Monday, March 21, 2011

Heroes That Need Movies

When you think of superheroes who would get movies, guys like Batman, Spider-Man, and Superman all come to mind immediately. But when we find out Iron Man, Thor, and Green Lantern all get major theatrical releases this Summer, it gives hope for those lesser-known heroes to get some screen time. Here are my nominations for heroes who could probably hold their own in a movie:

Green Arrow

I know he's been a recurring role in the Smallville series, but how about giving the guy a shot at the big screen. I would go for a different feel for the character that was slightly more faithful to the comics version and I'd do a very condensed origin, but the guy has potential.

I know they were tossing around a movie called "Supermax" that would supposedly have Green Arrow having to escape from a maximum security prison filled with supervillains, but I'm not sure that's the best way to go. For one thing, in prison he obviously wouldn't get his costume or arrows (until maybe the last ten minutes of the film).

And definitely give him Deathstroke as his nemesis in the film. No one else would do.


I know you're thinking this could never work without appearing in a Batman film first, but it could be done. Consider the opening moments of the Birds of Prey series. We saw Batman, the Joker, and Barbara Gordon's infamous crippling shot all in a matter of moments in a blurry flashback. The same could be done to give any backstory necessary without changing the origin too drastically.

Why would this be better than just another Batman film? Well, Nightwing had a more light-hearted personality in costume than Batman. His fighting style was much more acrobatic as well. Now add to this the fact that Christian Bale is still up in the air about a fourth Batman film and you are paving the way to replace him in the fourth film without a reboot. Instead, Dick Grayson takes the mantle with an already-established film history.

The Invaders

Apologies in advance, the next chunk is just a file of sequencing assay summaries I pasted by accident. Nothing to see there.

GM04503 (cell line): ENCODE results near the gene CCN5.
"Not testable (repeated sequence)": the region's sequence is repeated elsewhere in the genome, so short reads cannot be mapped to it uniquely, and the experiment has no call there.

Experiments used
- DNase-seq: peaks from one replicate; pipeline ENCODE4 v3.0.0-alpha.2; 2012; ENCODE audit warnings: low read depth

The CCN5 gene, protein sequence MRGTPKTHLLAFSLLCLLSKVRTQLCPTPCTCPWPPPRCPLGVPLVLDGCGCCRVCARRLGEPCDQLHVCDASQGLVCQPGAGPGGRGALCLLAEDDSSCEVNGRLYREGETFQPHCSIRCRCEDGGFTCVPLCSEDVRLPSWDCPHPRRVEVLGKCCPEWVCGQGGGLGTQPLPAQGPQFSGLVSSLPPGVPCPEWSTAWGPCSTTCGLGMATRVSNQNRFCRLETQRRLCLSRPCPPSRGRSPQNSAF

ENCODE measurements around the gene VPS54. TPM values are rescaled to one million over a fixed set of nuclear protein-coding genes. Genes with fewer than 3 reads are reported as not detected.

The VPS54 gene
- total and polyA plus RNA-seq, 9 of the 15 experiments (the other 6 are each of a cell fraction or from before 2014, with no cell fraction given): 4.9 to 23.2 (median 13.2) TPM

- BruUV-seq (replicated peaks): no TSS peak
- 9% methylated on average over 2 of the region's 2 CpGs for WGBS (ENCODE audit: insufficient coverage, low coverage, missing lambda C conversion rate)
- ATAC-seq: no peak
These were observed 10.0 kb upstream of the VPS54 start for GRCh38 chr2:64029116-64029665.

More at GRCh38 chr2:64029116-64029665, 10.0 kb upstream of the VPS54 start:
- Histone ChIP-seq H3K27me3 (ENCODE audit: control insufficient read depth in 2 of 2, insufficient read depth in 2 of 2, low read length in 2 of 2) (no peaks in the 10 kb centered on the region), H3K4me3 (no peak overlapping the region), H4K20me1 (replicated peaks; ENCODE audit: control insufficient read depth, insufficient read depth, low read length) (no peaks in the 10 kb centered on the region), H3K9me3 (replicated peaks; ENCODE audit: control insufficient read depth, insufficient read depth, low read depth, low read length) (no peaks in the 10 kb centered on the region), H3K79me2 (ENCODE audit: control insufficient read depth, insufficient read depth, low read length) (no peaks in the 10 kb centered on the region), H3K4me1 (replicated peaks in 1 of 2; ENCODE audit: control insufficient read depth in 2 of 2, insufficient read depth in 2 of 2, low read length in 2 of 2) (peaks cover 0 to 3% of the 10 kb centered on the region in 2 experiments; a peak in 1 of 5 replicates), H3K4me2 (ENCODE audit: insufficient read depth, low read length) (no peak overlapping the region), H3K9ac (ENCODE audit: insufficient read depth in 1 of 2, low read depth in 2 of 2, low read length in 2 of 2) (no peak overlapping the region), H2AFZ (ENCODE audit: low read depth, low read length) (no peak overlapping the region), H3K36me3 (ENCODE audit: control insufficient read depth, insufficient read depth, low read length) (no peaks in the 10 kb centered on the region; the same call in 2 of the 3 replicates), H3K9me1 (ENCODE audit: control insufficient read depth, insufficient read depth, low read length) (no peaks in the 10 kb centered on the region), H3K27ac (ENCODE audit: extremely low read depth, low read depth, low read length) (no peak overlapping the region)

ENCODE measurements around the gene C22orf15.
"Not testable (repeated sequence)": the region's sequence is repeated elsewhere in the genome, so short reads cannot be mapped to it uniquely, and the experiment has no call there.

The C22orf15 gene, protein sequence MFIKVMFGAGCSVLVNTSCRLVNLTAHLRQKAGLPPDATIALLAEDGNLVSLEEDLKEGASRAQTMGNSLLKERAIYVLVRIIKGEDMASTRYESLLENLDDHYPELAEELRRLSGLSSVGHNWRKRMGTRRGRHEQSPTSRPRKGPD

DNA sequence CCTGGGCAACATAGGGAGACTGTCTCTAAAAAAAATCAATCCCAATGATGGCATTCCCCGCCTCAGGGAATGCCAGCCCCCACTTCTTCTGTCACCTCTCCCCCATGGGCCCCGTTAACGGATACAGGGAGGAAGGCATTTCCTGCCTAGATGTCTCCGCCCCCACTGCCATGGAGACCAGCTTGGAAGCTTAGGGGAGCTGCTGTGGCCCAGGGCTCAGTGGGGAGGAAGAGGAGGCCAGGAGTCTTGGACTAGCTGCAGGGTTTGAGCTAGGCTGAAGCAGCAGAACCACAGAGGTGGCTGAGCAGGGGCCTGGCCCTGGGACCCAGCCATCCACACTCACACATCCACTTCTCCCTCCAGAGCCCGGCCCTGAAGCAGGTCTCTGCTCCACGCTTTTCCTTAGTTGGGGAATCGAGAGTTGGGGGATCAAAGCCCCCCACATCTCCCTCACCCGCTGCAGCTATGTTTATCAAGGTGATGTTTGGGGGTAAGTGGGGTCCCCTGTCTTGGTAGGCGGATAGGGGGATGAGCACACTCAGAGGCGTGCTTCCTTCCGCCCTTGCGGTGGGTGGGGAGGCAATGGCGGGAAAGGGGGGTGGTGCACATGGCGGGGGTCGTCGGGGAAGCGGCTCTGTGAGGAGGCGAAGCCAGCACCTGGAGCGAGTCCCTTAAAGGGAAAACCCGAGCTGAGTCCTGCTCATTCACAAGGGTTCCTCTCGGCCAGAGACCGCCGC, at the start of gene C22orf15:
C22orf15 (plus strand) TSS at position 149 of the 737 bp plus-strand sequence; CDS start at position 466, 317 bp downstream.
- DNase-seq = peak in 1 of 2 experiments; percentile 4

Look, we have a Captain America movie set entirely during World War 2 and he flies solo the whole time? We established the CGI for a Human Torch in the Fantastic Four movies, so there's the big hurdle beaten down.

Let's go ahead and fill up the roster. Union Jack and Spitfire would be there, with the regulars of Namor, Torch, Toro, and Bucky. That should be more than enough fodder to make a great movie.

I think the key to this would be skipping the Red Skull as the villain. Instead, give us a straight-up confrontation with Hitler, Master Man, or Baron Zemo.

The Flash

Another hero from a series that has been rumored for a big-screen role, the Flash is long overdue for a film.

Ryan Reynolds was mentioned for the role before taking the Green Lantern part, and I think Bradley Cooper would be a great second choice. Their personalities would really mesh well for a team-up movie later on down the line if it came to it since Barry Allen and Hal Jordan were such good friends.

The villain here is obvious: Professor Zoom. Most likely he'd be saved for a sequel though, and we'd get Captain Cold. He could give a few good moments in the fight, I suppose. I've never understood how a man moving so fast could have such a running dialogue with his rogues though. They'd carry on complete conversations in what was supposed to be the space of seconds while he's a blur. Go figure.

The Justice League of America

I know this is one that will probably never happen, but if we can get the Avengers I can't see why DC won't budge on this. After crafting the CGI for the Green Lantern film, I can't see anything to stop this.

Yes, the Avengers will be a geekfest for most comic fans, but to me this would be the franchise I'd love to see. The massive fight scene at the end of the film with Batman attacking from the shadows while Green Lantern and the Flash tried finesse, and Superman and Wonder Woman were taking the frontal assault, would be intense.

The villains to face? I don't think the Legion of Doom would be the way to go for the first film. In the old JLA comics they usually had one major villain that was enough to give the team trouble. My nominee would be Darkseid. I know he's in Smallville, but let's put him in the movie and show what a real invasion from Apokolypse would be like.